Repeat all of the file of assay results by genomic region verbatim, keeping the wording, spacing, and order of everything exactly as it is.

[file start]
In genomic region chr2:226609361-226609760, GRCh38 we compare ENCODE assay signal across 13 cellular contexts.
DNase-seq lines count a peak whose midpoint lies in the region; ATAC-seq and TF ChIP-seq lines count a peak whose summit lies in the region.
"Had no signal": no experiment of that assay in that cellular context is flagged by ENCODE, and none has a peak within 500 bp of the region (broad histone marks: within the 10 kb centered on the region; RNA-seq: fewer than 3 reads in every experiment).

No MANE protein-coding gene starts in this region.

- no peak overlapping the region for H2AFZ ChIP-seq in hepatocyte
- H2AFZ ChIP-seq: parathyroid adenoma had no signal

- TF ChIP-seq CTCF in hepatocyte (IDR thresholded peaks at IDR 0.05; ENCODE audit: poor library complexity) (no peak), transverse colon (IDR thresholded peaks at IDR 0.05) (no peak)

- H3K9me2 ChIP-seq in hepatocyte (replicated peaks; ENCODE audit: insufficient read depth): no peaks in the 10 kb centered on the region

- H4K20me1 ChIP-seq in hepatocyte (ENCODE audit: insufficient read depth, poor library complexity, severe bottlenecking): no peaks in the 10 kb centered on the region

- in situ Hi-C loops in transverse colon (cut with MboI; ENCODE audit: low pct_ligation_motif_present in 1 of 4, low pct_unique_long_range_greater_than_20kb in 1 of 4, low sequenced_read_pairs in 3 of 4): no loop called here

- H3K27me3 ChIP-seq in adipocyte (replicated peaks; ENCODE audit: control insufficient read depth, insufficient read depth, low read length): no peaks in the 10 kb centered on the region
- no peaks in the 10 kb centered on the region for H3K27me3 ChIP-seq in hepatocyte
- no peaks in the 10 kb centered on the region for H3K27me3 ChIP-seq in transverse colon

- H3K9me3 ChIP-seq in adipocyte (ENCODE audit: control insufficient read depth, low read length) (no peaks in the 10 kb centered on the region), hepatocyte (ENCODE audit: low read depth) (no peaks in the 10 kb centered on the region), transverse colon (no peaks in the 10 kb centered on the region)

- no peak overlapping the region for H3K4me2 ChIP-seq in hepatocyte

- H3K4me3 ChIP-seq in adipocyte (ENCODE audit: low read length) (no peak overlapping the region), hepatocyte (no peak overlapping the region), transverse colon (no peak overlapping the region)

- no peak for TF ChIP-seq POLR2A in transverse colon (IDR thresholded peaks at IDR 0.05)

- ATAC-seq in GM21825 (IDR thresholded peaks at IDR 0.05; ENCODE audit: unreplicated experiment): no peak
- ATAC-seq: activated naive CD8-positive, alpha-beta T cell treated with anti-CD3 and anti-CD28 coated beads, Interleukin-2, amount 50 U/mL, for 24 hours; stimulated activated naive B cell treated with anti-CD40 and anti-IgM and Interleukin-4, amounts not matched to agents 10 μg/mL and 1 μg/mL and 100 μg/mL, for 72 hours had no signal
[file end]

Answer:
In genomic region chr2:226609361-226609760, GRCh38 we compare ENCODE assay signal across 13 cellular contexts.
DNase-seq lines count a peak whose midpoint lies in the region; ATAC-seq and TF ChIP-seq lines count a peak whose summit lies in the region.
"Had no signal": no experiment of that assay in that cellular context is flagged by ENCODE, and none has a peak within 500 bp of the region (broad histone marks: within the 10 kb centered on the region; RNA-seq: fewer than 3 reads in every experiment).

No MANE protein-coding gene starts in this region.

- no peak overlapping the region for H2AFZ ChIP-seq in hepatocyte
- H2AFZ ChIP-seq: parathyroid adenoma had no signal

- TF ChIP-seq CTCF in hepatocyte (IDR thresholded peaks at IDR 0.05; ENCODE audit: poor library complexity) (no peak), transverse colon (IDR thresholded peaks at IDR 0.05) (no peak)

- H3K9me2 ChIP-seq in hepatocyte (replicated peaks; ENCODE audit: insufficient read depth): no peaks in the 10 kb centered on the region

- H4K20me1 ChIP-seq in hepatocyte (ENCODE audit: insufficient read depth, poor library complexity, severe bottlenecking): no peaks in the 10 kb centered on the region

- in situ Hi-C loops in transverse colon (cut with MboI; ENCODE audit: low pct_ligation_motif_present in 1 of 4, low pct_unique_long_range_greater_than_20kb in 1 of 4, low sequenced_read_pairs in 3 of 4): no loop called here

- H3K27me3 ChIP-seq in adipocyte (replicated peaks; ENCODE audit: control insufficient read depth, insufficient read depth, low read length): no peaks in the 10 kb centered on the region
- no peaks in the 10 kb centered on the region for H3K27me3 ChIP-seq in hepatocyte
- no peaks in the 10 kb centered on the region for H3K27me3 ChIP-seq in transverse colon

- H3K9me3 ChIP-seq in adipocyte (ENCODE audit: control insufficient read depth, low read length) (no peaks in the 10 kb centered on the region), hepatocyte (ENCODE audit: low read depth) (no peaks in the 10 kb centered on the region), transverse colon (no peaks in the 10 kb centered on the region)

- no peak overlapping the region for H3K4me2 ChIP-seq in hepatocyte

- H3K4me3 ChIP-seq in adipocyte (ENCODE audit: low read length) (no peak overlapping the region), hepatocyte (no peak overlapping the region), transverse colon (no peak overlapping the region)

- no peak for TF ChIP-seq POLR2A in transverse colon (IDR thresholded peaks at IDR 0.05)

- ATAC-seq in GM21825 (IDR thresholded peaks at IDR 0.05; ENCODE audit: unreplicated experiment): no peak
- ATAC-seq: activated naive CD8-positive, alpha-beta T cell treated with anti-CD3 and anti-CD28 coated beads, Interleukin-2, amount 50 U/mL, for 24 hours; stimulated activated naive B cell treated with anti-CD40 and anti-IgM and Interleukin-4, amounts not matched to agents 10 μg/mL and 1 μg/mL and 100 μg/mL, for 72 hours had no signal